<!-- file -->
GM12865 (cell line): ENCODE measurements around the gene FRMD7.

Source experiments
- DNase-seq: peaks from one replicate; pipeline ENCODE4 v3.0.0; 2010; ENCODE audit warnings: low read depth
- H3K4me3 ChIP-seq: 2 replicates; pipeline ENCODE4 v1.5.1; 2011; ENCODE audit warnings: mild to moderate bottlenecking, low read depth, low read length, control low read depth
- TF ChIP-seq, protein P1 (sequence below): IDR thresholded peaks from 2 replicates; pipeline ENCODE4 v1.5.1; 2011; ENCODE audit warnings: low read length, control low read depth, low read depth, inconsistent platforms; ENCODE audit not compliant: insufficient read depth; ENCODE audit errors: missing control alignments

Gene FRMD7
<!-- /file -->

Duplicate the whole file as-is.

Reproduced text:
GM12865 (cell line): ENCODE measurements around the gene FRMD7.

Source experiments
- DNase-seq: peaks from one replicate; pipeline ENCODE4 v3.0.0; 2010; ENCODE audit warnings: low read depth
- H3K4me3 ChIP-seq: 2 replicates; pipeline ENCODE4 v1.5.1; 2011; ENCODE audit warnings: mild to moderate bottlenecking, low read depth, low read length, control low read depth
- TF ChIP-seq, protein P1 (sequence below): IDR thresholded peaks from 2 replicates; pipeline ENCODE4 v1.5.1; 2011; ENCODE audit warnings: low read length, control low read depth, low read depth, inconsistent platforms; ENCODE audit not compliant: insufficient read depth; ENCODE audit errors: missing control alignments

Gene FRMD7